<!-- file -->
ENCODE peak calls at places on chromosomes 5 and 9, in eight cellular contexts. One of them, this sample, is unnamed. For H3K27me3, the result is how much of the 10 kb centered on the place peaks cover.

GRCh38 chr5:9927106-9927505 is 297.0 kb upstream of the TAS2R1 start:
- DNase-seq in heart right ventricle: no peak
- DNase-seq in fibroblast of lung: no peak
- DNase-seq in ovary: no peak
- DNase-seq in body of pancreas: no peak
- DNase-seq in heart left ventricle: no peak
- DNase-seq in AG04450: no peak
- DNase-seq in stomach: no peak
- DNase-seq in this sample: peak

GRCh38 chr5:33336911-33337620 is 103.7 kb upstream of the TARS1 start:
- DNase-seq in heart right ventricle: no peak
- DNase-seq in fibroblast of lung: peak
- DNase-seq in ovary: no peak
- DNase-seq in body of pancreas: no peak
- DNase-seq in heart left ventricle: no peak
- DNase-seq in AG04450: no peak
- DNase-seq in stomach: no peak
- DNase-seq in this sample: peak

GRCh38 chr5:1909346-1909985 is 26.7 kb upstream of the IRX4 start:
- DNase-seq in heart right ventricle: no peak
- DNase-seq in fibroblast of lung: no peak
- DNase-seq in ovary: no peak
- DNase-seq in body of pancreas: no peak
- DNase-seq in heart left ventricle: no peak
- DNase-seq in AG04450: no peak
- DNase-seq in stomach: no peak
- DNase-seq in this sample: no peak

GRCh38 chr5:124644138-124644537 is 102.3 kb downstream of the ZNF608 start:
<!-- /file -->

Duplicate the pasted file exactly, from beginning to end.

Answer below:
ENCODE peak calls at places on chromosomes 5 and 9, in eight cellular contexts. One of them, this sample, is unnamed. For H3K27me3, the result is how much of the 10 kb centered on the place peaks cover.

GRCh38 chr5:9927106-9927505 is 297.0 kb upstream of the TAS2R1 start:
- DNase-seq in heart right ventricle: no peak
- DNase-seq in fibroblast of lung: no peak
- DNase-seq in ovary: no peak
- DNase-seq in body of pancreas: no peak
- DNase-seq in heart left ventricle: no peak
- DNase-seq in AG04450: no peak
- DNase-seq in stomach: no peak
- DNase-seq in this sample: peak

GRCh38 chr5:33336911-33337620 is 103.7 kb upstream of the TARS1 start:
- DNase-seq in heart right ventricle: no peak
- DNase-seq in fibroblast of lung: peak
- DNase-seq in ovary: no peak
- DNase-seq in body of pancreas: no peak
- DNase-seq in heart left ventricle: no peak
- DNase-seq in AG04450: no peak
- DNase-seq in stomach: no peak
- DNase-seq in this sample: peak

GRCh38 chr5:1909346-1909985 is 26.7 kb upstream of the IRX4 start:
- DNase-seq in heart right ventricle: no peak
- DNase-seq in fibroblast of lung: no peak
- DNase-seq in ovary: no peak
- DNase-seq in body of pancreas: no peak
- DNase-seq in heart left ventricle: no peak
- DNase-seq in AG04450: no peak
- DNase-seq in stomach: no peak
- DNase-seq in this sample: no peak

GRCh38 chr5:124644138-124644537 is 102.3 kb downstream of the ZNF608 start: